Caption: Rev. George. H. Clements giving Holy Communion, Chicago, 1973. Original caption: Holy Angel Catholic Church on Chicago's South side, 1973.

Caption: Outdoor Mass, reverently celebrated. Source unknown.

Monday, March 18, 2019

Orthodox Theology and the St. Sergius Orthodox Theological Institute

As I have previously mentioned, I have a continual interest in Orthodox Theology. My interest stems from the lack of scholasticism found in the tradition. My theological training was primarily oriented theologically and cerebrally, and I have found in Orthodox writings a training which is of the heart. Despite this training, I will admit that I find the liturgical tradition to be esoteric and complex. This could be because it is, indeed, or complex, or it could be because I am a Westerner too set in my ways for change. Despite these feelings, I do deeply love the mystical tradition of the East.

For me, there is no place where this theology has been more developed than in Paris. In particular, the St. Sergius Institute has created some of the very best writers. These are individuals who wrote from an Eastern perspective while being sensitive to a Western audience. Since 1925 the Institute has fostered an intellectual tradition that is both thoughtful and mystical.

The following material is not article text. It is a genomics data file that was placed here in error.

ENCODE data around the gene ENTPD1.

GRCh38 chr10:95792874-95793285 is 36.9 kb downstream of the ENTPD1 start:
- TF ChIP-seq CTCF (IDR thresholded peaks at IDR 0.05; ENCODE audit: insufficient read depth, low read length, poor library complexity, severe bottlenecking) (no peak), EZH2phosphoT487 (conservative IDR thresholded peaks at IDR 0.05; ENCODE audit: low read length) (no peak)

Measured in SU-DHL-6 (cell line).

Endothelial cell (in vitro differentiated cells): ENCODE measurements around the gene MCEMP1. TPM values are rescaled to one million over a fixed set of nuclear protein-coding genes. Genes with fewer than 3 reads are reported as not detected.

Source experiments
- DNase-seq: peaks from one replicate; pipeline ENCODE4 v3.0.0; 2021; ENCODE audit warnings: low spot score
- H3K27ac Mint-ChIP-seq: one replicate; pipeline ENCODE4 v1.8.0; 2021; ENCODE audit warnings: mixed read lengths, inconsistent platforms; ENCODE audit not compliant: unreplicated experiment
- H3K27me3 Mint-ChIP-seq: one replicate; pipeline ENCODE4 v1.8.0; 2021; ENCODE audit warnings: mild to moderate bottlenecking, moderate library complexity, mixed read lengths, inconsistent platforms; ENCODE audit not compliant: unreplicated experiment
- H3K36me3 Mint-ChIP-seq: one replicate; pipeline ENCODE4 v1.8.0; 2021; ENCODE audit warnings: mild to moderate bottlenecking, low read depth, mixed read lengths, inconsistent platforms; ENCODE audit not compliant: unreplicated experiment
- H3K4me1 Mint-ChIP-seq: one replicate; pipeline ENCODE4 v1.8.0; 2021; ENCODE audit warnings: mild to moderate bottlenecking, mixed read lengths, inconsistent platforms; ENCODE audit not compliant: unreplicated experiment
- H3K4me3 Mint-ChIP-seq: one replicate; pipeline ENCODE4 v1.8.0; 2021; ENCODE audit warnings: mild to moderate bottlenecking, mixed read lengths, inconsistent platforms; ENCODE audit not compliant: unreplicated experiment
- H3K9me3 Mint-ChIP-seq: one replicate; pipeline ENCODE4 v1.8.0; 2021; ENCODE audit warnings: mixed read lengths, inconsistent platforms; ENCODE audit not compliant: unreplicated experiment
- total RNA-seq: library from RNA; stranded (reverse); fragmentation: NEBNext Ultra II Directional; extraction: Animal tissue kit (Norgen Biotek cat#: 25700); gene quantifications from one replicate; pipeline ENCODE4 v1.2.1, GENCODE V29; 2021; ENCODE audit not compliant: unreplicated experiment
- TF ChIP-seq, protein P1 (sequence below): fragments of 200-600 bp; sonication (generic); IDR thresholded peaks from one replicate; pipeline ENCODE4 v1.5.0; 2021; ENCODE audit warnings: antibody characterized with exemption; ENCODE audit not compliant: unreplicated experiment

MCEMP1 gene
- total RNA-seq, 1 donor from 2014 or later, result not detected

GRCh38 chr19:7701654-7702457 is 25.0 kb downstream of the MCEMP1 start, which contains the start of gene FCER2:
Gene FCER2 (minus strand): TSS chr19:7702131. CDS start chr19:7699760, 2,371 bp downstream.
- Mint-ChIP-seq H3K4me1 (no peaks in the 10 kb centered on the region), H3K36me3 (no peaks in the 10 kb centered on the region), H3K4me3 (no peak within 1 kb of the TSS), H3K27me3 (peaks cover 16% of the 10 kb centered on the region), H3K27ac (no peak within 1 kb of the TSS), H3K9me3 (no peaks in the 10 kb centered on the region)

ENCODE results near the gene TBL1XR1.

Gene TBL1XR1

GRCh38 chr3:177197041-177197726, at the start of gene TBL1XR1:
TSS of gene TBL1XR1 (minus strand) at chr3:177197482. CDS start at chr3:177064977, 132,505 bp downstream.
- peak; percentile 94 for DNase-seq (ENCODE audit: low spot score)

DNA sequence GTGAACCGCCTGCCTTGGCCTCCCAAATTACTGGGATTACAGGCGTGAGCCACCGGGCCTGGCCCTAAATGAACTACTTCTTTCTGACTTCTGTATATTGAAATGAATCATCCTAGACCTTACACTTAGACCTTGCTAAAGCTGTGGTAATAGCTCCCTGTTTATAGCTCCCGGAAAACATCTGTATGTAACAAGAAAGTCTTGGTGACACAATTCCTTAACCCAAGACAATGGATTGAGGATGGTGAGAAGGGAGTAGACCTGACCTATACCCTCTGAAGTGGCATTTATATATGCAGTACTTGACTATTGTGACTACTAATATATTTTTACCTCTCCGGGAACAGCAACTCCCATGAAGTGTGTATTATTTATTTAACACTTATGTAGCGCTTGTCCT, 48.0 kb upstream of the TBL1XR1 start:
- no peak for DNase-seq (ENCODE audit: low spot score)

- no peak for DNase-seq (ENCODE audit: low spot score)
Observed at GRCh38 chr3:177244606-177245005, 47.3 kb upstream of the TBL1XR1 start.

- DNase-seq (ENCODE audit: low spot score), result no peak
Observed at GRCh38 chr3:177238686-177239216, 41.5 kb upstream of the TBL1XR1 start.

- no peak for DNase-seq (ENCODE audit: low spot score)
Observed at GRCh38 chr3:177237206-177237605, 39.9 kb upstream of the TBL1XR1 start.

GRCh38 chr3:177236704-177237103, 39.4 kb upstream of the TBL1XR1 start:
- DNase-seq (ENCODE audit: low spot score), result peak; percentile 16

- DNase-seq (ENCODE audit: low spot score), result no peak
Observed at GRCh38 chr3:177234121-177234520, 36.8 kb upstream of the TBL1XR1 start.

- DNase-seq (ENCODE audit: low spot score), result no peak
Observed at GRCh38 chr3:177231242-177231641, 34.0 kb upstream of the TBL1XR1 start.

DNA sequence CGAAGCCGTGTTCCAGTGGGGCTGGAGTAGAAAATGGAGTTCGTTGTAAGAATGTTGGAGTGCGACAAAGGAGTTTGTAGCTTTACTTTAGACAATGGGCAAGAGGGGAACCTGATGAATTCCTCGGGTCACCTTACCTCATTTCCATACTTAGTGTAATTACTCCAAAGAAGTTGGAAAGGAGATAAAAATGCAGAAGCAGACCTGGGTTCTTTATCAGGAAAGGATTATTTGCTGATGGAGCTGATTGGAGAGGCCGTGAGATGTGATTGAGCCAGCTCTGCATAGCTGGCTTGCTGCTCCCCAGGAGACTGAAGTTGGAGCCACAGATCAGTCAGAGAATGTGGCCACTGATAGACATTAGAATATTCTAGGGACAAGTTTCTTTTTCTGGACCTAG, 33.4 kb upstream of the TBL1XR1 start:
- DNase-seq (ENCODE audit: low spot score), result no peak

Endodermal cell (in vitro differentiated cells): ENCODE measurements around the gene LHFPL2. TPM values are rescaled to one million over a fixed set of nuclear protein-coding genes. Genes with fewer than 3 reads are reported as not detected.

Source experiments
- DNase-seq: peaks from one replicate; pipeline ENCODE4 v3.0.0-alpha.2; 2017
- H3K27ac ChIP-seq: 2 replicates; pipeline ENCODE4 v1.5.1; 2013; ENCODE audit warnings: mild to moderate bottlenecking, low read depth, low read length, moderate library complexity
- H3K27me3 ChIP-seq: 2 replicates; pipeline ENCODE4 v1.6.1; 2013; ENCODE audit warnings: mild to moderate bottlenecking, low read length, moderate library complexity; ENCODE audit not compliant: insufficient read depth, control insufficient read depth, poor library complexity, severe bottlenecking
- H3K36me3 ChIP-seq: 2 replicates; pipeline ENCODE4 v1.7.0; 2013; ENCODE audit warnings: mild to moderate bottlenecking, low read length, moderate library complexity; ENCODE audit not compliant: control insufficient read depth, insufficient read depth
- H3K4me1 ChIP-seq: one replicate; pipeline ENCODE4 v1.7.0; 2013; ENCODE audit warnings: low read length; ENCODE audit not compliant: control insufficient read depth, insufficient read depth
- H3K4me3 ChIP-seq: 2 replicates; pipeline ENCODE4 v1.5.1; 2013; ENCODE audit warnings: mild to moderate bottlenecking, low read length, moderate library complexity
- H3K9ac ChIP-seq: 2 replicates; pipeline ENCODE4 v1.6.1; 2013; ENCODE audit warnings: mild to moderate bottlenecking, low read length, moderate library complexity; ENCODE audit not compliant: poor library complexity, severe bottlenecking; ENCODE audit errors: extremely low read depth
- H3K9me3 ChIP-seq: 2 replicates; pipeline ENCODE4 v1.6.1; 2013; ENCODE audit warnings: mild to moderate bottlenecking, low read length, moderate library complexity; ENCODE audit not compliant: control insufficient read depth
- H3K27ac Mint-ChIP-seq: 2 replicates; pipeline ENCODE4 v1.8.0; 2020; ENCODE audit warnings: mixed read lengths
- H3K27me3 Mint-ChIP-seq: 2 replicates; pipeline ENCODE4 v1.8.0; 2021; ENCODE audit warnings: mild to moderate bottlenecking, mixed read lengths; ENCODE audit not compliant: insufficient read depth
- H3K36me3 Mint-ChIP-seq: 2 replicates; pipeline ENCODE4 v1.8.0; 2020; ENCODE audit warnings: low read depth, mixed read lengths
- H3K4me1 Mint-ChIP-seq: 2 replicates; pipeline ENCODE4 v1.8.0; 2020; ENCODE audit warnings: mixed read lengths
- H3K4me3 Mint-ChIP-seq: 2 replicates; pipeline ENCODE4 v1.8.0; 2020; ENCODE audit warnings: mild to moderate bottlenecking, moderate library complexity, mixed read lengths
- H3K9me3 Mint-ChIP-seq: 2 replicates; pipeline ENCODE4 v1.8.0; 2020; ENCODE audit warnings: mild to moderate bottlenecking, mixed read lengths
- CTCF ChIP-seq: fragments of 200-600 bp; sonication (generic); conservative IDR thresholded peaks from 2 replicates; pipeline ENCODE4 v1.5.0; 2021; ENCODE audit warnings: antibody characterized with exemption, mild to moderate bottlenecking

Despite being composed of Russian émigrés, the work produced was/is broad-minded and a bridge to the West. Much of it is focused more spiritually and mystically than within a rigid theological framework, although (as with Clement) theology still informed much of the writing. I believe we have much to learn from the luminaries of the school about how to deepen our spirituality.